Subtitles prepared by human
- I'm telling you in advance how the movie's going to feel or be, but you're not maybe consciously clocking that in the moment that it's happening, but you look back on it, you're like, "Oh gosh, it was all there in a way." (explosion) That's the real power of the title sequence. (ominous music) So in this episode, we're going to talk a little bit about opening sequences of some of my movies, the title sequences in particular, and the title sequence for Army of the Dead. And we'll break it down, and I'll tell you about the how and the why's of it. The opening sequence has a lot to do with just how you are going to experience the movie. I think it is a kind of under-exploited aspect of movies in general. There's a lot of cool stuff that can be done within the constructs of a title sequence, so... I'm going to design this title sequence
within the parameters of a song in the construct where we learn a bit of history, or we learn about the contextual reality of where the film takes place, and we're going to learn about the characters that we're going to see. You know, it's kind of like, it turns into like an overture, or some kind of like, prologue to the film. You look back like that. (explosion) It's a conceit, right? The title sequence is a conceit, but there's a part of the movie where we see the names of the people that worked on this fake reality, so there's an amazing kind of suspension of disbelief that occurs. The title sequence is kind of refreshing. Mostly, it's no dialogue. It's this sort of six-minute silent film where I'm telling a pretty complicated story within the context of that. And I think the real power of cinema and the real power of our individual form is that it has the ability to sort of make you dissolve into the world. [Man] Action!
(gunfire) (yelling) That's good. If you look at the history for me of the title sequences, I try and approach each one as their own thing, you know, like Dawn of the Dead. One of my favorite elements of that is, you know, the graphics, like the way they blew the blood with a straw, and created this kind of high-contrast look. Then we put it together with stock footage and, you know, so it had a very kind of documentary feel if you will, which is different from the style that I normally shoot in. The reality of the title sequence helps us believe in the reality of the fall of the world into a zombie apocalypse, and then also the Johnny Cash song, you know, "When the Man Comes Around" is really iconic, and you know, it was perfect. And then when we did it was so informed by the graphic novel, which is a graphic novel that I love, and the drawing style that I love. It's beautiful, and it's graphic, and it's like,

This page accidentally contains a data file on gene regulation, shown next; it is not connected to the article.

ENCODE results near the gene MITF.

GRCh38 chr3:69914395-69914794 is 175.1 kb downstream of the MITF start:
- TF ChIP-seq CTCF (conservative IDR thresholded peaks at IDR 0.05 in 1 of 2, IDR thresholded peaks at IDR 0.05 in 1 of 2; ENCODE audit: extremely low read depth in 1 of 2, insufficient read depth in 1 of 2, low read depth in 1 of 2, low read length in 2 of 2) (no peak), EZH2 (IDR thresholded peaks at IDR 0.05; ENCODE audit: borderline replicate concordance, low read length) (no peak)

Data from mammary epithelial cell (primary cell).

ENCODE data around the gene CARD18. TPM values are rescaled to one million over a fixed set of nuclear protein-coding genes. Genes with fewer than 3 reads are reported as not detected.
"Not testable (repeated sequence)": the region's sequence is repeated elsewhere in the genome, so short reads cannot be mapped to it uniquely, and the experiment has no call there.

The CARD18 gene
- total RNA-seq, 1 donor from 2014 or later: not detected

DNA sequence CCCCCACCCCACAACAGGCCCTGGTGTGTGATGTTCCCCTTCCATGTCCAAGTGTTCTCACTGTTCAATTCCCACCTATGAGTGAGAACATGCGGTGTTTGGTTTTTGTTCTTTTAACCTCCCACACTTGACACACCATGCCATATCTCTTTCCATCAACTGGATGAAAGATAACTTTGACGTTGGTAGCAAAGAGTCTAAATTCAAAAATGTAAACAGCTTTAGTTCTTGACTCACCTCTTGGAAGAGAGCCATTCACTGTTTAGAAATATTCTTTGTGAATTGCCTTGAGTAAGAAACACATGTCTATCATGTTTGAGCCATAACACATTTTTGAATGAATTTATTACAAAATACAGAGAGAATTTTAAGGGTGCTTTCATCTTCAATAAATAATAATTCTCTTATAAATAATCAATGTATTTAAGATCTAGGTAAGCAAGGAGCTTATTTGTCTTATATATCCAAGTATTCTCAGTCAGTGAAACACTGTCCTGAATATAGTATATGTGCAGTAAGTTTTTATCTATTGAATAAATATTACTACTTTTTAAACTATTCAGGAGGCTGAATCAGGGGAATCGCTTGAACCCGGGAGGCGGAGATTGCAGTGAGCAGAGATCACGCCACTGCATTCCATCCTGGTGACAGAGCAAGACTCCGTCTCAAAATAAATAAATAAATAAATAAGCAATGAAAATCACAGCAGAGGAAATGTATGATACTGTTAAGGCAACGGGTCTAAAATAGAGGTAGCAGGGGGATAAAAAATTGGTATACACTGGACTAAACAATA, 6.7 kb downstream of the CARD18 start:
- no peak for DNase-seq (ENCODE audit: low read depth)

it speaks to the graphic novel, it has like, incredible, like, everything kind of uses some of the cinematic style that we kind of coined in the movie of these big ramping, like, slow motion, blood sprays. Really kind of painting with these big graphic reds. And then of course Watchmen, well, let's, let me look, let's look a little bit at Watchmen, because I think it's a really good example of just how, where is Watchman? This is Watchman, and then Army is I drew digitally, so just like with the photography, we've moved from analog to this. So, you know, if you're familiar with the movie, this is Blake's happy face pin bouncing, and then we drive into it, and we drive directly into the black. This was the origin of Batman.
The concept is that Night Owl is sort of saving the Waynes from dying after an opera, and so there's no Batman. Watchman is the first title sequence that I did that took us like, a week to shoot. We shot a lot of it in prep, and we would just go, you know, do these really meticulous, impossible shots. You know, when we're shooting, like, you know, the Andy Warhol bit, and we had to, like, we had a Capote and a Warhol, and the naked guys walking around, and tinfoil on the walls, and it was really cool. Even Justice League, the opening title, even just the way DC when the lightning goes through it and the camera moves. Like I put all that in the drawings, you know, pretty early on. Here we go, guys. We're rolling. (clapperboard snaps) When we were writing the script for Army, I knew I was going to do a cool title sequence to kind of tell the backstory
of our main characters, sort of frame the world. And just also, I was really interested in this, the tonal relationship between genre, and how... the audience's relationship to genre, in that the audience is going through the same experience on a micro scale that they'll go through with the entire movie. They're fresh to the movie. They don't know what it's about. Liberace, you know, tells them, you know, "Are you ready, boys?" and then we begin. So the reality of those moments are more symbolic... and I do think it's useful to kind of get a sense of laying it out a little bit in your mind, so you can understand graphically where the titles might go in the shot. You know, like you might want to leave a little space on the side for a graph, like sometimes I would look at the monitor, and you know, you can take a grease pencil and just kind of make a block, like a box, and be like, "Oh, put the title over there."